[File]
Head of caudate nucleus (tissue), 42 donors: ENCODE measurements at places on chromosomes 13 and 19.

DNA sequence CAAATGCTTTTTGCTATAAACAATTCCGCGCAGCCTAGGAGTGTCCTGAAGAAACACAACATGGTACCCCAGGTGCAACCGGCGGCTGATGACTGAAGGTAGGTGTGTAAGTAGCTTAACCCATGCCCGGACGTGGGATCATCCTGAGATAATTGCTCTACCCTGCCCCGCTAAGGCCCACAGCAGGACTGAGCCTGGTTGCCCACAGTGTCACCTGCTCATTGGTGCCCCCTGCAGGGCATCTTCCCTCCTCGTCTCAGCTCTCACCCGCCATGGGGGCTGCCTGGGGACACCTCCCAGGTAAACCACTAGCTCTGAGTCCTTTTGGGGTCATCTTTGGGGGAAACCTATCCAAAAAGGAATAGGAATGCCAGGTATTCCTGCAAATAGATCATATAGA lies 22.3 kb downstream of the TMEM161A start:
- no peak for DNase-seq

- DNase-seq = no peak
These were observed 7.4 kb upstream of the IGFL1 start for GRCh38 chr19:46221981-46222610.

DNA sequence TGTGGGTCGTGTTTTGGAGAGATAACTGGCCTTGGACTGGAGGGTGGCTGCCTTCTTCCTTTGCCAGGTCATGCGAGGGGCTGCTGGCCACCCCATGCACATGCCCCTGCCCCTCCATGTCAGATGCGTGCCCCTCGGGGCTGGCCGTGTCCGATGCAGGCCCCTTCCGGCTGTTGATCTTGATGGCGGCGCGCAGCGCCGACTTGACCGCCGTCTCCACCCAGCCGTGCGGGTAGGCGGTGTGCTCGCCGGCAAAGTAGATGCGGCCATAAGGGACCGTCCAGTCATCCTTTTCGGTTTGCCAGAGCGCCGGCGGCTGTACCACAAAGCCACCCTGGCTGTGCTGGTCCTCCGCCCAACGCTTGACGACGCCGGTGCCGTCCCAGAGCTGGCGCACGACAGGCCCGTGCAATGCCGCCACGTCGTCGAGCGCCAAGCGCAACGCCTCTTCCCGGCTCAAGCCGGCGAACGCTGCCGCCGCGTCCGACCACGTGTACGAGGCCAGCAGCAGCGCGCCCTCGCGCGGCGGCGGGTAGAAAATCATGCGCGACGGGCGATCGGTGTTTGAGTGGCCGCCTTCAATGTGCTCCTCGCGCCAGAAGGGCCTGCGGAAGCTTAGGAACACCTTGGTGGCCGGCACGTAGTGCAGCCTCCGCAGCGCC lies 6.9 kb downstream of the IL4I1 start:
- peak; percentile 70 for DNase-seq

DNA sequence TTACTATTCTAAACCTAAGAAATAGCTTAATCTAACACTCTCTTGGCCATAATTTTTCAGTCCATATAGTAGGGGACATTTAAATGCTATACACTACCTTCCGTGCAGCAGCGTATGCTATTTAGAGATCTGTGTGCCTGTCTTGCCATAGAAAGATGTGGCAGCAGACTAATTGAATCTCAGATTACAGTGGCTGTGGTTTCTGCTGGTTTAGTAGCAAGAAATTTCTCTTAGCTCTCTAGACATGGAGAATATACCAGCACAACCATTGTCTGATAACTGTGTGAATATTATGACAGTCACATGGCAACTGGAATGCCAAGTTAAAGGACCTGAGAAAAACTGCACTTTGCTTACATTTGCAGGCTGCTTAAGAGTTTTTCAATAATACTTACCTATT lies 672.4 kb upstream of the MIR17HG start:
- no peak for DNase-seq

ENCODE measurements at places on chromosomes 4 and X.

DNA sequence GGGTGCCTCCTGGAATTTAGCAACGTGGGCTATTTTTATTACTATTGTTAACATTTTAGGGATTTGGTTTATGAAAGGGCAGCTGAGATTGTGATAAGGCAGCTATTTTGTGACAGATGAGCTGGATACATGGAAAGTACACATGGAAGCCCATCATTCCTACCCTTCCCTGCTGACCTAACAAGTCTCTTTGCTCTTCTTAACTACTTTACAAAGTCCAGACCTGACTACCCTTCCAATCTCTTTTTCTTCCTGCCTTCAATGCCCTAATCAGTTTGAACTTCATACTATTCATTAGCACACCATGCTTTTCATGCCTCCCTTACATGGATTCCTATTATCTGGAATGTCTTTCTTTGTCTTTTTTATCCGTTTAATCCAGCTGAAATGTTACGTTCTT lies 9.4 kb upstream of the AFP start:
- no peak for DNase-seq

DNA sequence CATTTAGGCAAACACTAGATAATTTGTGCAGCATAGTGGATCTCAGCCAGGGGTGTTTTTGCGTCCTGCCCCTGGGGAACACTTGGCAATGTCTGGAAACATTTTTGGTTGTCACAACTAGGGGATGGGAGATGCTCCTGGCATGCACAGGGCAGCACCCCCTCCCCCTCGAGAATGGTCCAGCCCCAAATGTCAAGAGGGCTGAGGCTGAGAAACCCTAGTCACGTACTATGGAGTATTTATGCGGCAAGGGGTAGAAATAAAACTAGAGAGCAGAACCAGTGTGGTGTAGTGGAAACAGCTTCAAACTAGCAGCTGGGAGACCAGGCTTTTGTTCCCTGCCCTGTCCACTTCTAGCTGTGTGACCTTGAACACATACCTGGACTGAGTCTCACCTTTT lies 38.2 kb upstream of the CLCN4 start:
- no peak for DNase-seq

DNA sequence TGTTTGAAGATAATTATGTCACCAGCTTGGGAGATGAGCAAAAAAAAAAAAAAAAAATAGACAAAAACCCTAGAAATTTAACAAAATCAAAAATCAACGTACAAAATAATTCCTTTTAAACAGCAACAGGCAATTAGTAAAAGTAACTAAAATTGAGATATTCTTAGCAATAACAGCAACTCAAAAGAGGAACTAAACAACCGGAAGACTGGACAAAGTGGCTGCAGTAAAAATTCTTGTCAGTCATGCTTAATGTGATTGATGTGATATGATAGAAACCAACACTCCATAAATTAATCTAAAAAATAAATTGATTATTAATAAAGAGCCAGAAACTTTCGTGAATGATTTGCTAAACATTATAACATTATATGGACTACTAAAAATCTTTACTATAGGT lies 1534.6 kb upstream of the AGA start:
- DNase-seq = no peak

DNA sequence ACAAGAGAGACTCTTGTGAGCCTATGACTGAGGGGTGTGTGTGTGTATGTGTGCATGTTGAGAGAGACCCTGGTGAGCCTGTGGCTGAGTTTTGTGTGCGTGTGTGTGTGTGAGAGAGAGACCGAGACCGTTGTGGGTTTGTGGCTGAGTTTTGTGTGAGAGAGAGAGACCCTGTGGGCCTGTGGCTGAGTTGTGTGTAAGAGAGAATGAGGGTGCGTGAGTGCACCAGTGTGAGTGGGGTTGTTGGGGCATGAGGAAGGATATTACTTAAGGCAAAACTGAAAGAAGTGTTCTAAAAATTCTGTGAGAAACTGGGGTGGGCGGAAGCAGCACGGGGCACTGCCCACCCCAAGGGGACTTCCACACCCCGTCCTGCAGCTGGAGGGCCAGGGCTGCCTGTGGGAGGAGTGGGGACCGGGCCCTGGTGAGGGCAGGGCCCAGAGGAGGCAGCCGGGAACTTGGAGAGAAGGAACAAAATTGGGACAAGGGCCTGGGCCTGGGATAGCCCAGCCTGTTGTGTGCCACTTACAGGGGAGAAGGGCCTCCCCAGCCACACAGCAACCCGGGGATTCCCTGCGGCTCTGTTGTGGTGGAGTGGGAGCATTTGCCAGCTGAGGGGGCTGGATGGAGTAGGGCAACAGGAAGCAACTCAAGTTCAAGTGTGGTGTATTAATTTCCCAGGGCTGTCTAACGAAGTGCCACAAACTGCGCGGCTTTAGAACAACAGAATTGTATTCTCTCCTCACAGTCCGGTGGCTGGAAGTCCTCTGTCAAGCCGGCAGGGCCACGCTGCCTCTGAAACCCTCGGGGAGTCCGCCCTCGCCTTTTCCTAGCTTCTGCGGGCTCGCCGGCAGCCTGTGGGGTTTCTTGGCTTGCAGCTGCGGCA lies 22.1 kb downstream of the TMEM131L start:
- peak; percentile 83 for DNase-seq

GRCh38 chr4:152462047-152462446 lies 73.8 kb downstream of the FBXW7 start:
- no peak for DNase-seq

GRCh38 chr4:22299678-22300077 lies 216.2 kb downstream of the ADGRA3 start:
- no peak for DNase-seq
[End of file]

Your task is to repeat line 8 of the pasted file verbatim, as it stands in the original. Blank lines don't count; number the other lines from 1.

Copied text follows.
DNA sequence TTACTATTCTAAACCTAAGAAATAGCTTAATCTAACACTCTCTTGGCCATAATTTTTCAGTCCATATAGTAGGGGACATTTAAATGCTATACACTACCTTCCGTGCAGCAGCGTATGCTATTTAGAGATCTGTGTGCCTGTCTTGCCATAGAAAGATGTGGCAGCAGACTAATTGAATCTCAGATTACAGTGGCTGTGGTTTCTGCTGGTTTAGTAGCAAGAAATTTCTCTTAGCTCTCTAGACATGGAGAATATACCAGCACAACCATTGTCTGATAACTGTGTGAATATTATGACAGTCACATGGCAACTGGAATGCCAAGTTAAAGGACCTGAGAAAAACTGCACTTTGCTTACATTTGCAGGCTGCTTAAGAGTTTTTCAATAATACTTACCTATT lies 672.4 kb upstream of the MIR17HG start: